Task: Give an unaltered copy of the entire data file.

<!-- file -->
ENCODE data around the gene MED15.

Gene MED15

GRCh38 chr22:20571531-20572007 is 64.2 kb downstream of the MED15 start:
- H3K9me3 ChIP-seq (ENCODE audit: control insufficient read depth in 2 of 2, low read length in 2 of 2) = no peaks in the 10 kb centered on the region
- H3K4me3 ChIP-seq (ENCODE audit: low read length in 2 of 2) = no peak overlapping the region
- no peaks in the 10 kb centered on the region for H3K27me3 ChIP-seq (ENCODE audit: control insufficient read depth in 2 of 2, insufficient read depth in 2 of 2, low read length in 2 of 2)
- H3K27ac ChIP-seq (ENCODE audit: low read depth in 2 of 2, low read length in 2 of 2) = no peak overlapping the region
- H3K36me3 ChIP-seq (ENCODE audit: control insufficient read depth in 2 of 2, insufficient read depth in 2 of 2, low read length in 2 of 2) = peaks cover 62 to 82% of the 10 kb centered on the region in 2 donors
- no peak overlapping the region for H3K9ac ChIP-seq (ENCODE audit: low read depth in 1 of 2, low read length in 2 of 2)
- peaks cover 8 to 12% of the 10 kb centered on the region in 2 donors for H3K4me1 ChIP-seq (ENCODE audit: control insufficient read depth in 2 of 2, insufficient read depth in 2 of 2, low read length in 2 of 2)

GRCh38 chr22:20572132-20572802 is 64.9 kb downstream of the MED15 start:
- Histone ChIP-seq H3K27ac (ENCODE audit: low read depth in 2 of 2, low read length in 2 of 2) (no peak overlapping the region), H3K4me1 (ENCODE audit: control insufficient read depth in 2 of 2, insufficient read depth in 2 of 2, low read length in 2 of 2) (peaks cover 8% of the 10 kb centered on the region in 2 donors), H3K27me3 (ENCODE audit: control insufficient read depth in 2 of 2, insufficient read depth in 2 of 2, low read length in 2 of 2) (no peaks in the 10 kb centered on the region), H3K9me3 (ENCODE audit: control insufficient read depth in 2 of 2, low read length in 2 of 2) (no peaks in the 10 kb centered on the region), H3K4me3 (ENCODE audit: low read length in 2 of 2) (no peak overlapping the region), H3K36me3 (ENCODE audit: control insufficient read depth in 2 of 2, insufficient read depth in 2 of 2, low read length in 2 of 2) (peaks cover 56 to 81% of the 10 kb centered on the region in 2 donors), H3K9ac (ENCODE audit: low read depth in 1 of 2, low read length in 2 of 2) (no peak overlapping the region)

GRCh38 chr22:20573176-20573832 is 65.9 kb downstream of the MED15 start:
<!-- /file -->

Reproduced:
ENCODE data around the gene MED15.

Gene MED15

GRCh38 chr22:20571531-20572007 is 64.2 kb downstream of the MED15 start:
- H3K9me3 ChIP-seq (ENCODE audit: control insufficient read depth in 2 of 2, low read length in 2 of 2) = no peaks in the 10 kb centered on the region
- H3K4me3 ChIP-seq (ENCODE audit: low read length in 2 of 2) = no peak overlapping the region
- no peaks in the 10 kb centered on the region for H3K27me3 ChIP-seq (ENCODE audit: control insufficient read depth in 2 of 2, insufficient read depth in 2 of 2, low read length in 2 of 2)
- H3K27ac ChIP-seq (ENCODE audit: low read depth in 2 of 2, low read length in 2 of 2) = no peak overlapping the region
- H3K36me3 ChIP-seq (ENCODE audit: control insufficient read depth in 2 of 2, insufficient read depth in 2 of 2, low read length in 2 of 2) = peaks cover 62 to 82% of the 10 kb centered on the region in 2 donors
- no peak overlapping the region for H3K9ac ChIP-seq (ENCODE audit: low read depth in 1 of 2, low read length in 2 of 2)
- peaks cover 8 to 12% of the 10 kb centered on the region in 2 donors for H3K4me1 ChIP-seq (ENCODE audit: control insufficient read depth in 2 of 2, insufficient read depth in 2 of 2, low read length in 2 of 2)

GRCh38 chr22:20572132-20572802 is 64.9 kb downstream of the MED15 start:
- Histone ChIP-seq H3K27ac (ENCODE audit: low read depth in 2 of 2, low read length in 2 of 2) (no peak overlapping the region), H3K4me1 (ENCODE audit: control insufficient read depth in 2 of 2, insufficient read depth in 2 of 2, low read length in 2 of 2) (peaks cover 8% of the 10 kb centered on the region in 2 donors), H3K27me3 (ENCODE audit: control insufficient read depth in 2 of 2, insufficient read depth in 2 of 2, low read length in 2 of 2) (no peaks in the 10 kb centered on the region), H3K9me3 (ENCODE audit: control insufficient read depth in 2 of 2, low read length in 2 of 2) (no peaks in the 10 kb centered on the region), H3K4me3 (ENCODE audit: low read length in 2 of 2) (no peak overlapping the region), H3K36me3 (ENCODE audit: control insufficient read depth in 2 of 2, insufficient read depth in 2 of 2, low read length in 2 of 2) (peaks cover 56 to 81% of the 10 kb centered on the region in 2 donors), H3K9ac (ENCODE audit: low read depth in 1 of 2, low read length in 2 of 2) (no peak overlapping the region)

GRCh38 chr22:20573176-20573832 is 65.9 kb downstream of the MED15 start: